Her burial has been dated by dendrochronology to 1370 BC. She was buried in an oak coffin that was covered by the barrow Storehøj near Egtved, west of Vejle. The coffin was found in 1921, It was sealed and transported to the National Museum of Denmark in Copenhagen, where it was opened, revealing the Egtved Girl.
Aged 16–18 at death, she was slim, 160 centimeters tall, had short, blond hair and well-trimmed nails. She was discovered together with cremated remains of a child in a barrow approximately 30 meters wide and 4 meters high. Only the girl’s hair, brain, teeth, nails and a little of her skin remain preserved.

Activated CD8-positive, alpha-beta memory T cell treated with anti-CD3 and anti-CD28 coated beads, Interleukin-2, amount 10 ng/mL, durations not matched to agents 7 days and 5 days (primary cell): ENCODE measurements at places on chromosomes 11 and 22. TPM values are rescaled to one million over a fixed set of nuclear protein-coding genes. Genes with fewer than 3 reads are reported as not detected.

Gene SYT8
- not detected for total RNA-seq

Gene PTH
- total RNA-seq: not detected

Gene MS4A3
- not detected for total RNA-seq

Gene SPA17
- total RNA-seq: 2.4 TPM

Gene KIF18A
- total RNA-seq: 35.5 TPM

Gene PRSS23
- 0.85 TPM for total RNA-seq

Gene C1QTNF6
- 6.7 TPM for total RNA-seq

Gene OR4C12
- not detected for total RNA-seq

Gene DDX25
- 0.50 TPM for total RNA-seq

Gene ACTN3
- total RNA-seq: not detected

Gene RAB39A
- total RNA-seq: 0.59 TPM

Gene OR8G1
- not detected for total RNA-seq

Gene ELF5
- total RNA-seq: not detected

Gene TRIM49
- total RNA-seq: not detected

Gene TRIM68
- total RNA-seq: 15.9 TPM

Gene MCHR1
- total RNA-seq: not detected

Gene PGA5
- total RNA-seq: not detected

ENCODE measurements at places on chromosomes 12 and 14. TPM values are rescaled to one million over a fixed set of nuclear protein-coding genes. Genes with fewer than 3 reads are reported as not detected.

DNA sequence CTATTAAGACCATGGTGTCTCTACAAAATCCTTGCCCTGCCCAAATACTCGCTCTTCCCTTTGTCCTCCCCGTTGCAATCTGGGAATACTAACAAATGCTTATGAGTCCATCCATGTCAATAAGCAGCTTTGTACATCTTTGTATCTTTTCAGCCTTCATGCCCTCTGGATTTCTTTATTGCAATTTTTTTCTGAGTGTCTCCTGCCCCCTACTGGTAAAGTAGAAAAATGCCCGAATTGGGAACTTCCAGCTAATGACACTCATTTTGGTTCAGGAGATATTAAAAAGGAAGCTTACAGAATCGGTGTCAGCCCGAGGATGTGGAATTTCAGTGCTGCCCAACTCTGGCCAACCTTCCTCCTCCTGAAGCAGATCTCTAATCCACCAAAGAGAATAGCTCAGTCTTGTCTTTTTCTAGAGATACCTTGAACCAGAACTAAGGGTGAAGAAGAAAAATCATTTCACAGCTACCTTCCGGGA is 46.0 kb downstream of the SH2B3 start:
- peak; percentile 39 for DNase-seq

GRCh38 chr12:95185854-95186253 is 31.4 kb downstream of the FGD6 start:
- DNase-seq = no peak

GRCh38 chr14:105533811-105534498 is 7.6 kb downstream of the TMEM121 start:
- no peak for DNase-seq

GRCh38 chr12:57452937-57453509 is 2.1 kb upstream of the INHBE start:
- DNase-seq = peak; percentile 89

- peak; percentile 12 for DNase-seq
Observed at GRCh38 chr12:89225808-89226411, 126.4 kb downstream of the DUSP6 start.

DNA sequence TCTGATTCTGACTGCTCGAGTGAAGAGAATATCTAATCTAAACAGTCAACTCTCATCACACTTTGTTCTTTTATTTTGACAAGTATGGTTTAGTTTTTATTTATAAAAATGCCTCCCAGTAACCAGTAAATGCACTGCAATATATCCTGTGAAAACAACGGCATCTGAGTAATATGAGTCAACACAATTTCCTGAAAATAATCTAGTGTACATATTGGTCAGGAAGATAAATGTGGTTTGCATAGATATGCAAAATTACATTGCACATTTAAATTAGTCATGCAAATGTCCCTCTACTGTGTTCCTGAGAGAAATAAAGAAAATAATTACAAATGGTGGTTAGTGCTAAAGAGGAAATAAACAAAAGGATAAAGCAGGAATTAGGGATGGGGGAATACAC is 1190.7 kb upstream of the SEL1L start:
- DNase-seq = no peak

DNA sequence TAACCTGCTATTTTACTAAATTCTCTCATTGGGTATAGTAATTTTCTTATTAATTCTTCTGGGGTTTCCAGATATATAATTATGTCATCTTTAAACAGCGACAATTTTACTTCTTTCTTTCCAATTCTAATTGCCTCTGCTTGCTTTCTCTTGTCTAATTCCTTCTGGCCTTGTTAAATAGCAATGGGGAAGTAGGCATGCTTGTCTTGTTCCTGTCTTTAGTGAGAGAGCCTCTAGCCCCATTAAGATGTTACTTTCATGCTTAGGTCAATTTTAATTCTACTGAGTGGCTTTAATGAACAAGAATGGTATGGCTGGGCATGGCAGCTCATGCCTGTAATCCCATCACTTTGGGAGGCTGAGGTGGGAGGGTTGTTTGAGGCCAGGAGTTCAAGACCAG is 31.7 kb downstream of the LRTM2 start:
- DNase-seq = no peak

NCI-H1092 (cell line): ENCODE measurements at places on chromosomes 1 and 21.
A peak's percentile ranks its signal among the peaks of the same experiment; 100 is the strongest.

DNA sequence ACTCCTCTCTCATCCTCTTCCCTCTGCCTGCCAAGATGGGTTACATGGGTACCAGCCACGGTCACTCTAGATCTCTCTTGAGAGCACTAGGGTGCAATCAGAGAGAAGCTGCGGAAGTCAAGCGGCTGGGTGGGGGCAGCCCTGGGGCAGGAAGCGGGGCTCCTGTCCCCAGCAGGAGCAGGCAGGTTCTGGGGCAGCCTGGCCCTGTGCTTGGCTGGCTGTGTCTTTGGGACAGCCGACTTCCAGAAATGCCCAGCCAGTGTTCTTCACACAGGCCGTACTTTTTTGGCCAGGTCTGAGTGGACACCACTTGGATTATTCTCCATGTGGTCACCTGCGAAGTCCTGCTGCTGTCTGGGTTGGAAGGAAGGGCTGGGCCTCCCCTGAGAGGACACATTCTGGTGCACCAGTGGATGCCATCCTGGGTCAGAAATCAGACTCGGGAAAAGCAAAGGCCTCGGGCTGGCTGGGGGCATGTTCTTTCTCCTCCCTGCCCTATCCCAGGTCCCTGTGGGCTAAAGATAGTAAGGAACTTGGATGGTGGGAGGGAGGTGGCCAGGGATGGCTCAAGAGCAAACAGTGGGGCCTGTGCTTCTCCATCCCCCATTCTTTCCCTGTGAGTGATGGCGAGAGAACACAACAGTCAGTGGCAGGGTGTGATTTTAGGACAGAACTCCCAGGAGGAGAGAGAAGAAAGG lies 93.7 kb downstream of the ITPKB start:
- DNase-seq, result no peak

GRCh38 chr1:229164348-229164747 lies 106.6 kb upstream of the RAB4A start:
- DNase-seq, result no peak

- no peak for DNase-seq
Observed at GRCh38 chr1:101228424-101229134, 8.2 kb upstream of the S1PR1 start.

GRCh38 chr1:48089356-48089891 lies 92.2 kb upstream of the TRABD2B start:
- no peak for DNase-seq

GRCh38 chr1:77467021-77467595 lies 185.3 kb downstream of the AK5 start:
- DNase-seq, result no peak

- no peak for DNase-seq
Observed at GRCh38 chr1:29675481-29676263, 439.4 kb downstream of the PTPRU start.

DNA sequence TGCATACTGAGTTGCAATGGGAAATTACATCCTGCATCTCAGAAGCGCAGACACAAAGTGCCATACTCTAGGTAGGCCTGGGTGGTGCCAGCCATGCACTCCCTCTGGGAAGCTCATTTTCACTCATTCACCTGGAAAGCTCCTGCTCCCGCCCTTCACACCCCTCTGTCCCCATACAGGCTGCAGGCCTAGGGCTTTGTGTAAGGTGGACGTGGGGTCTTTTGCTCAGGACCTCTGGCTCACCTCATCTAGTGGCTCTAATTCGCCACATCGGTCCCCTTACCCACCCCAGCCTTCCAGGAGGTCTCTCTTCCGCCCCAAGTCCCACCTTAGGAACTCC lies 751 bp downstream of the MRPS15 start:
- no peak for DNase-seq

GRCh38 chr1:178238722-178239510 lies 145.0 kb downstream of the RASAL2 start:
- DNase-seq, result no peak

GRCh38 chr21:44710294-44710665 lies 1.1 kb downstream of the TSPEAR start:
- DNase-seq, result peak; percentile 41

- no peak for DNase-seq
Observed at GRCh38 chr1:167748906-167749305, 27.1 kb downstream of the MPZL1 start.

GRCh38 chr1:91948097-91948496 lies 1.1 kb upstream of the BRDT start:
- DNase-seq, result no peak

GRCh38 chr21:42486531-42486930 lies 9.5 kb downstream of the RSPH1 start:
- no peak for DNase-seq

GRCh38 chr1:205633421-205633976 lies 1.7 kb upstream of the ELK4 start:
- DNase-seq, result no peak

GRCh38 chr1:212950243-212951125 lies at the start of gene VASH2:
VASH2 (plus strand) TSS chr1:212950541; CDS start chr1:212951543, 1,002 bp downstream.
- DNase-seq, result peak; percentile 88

In the coffin, the girl was wrapped in an ox hide. On her body she wore a short tunic and a knee-length skirt made of cords. A belt plate of bronze decorated with spirals lay on her stomach. Around each arm was a ring of bronze and she had a slender ring in her ear. At the feet of the Egtved Girl a small bucket of bark had been placed, which once contained a type of beer.
The good preservation of the Egtved Girl is due to the acidic bog conditions of the soil, which is a common condition of this locale.